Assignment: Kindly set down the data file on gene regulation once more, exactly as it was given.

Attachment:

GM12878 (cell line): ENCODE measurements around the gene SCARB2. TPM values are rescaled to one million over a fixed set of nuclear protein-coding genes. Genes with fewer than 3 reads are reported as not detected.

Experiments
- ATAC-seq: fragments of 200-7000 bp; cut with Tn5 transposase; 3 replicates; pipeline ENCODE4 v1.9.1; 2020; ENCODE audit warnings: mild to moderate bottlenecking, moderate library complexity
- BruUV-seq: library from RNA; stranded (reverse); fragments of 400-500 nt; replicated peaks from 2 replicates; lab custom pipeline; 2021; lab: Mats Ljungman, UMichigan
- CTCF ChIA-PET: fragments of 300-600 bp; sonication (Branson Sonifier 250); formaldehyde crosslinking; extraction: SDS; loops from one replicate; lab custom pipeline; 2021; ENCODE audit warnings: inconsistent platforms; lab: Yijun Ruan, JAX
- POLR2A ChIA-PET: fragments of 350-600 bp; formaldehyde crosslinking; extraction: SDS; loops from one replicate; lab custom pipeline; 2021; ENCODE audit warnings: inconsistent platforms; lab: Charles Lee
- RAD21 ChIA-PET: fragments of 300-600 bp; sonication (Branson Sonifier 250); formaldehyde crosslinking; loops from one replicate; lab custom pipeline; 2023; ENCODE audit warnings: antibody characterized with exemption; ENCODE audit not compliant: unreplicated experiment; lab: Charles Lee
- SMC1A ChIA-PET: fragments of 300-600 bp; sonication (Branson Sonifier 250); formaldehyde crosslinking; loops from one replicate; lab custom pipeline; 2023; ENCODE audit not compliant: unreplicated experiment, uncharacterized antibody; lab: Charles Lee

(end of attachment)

GM12878 (cell line): ENCODE measurements around the gene SCARB2. TPM values are rescaled to one million over a fixed set of nuclear protein-coding genes. Genes with fewer than 3 reads are reported as not detected.

Experiments
- ATAC-seq: fragments of 200-7000 bp; cut with Tn5 transposase; 3 replicates; pipeline ENCODE4 v1.9.1; 2020; ENCODE audit warnings: mild to moderate bottlenecking, moderate library complexity
- BruUV-seq: library from RNA; stranded (reverse); fragments of 400-500 nt; replicated peaks from 2 replicates; lab custom pipeline; 2021; lab: Mats Ljungman, UMichigan
- CTCF ChIA-PET: fragments of 300-600 bp; sonication (Branson Sonifier 250); formaldehyde crosslinking; extraction: SDS; loops from one replicate; lab custom pipeline; 2021; ENCODE audit warnings: inconsistent platforms; lab: Yijun Ruan, JAX
- POLR2A ChIA-PET: fragments of 350-600 bp; formaldehyde crosslinking; extraction: SDS; loops from one replicate; lab custom pipeline; 2021; ENCODE audit warnings: inconsistent platforms; lab: Charles Lee
- RAD21 ChIA-PET: fragments of 300-600 bp; sonication (Branson Sonifier 250); formaldehyde crosslinking; loops from one replicate; lab custom pipeline; 2023; ENCODE audit warnings: antibody characterized with exemption; ENCODE audit not compliant: unreplicated experiment; lab: Charles Lee
- SMC1A ChIA-PET: fragments of 300-600 bp; sonication (Branson Sonifier 250); formaldehyde crosslinking; loops from one replicate; lab custom pipeline; 2023; ENCODE audit not compliant: unreplicated experiment, uncharacterized antibody; lab: Charles Lee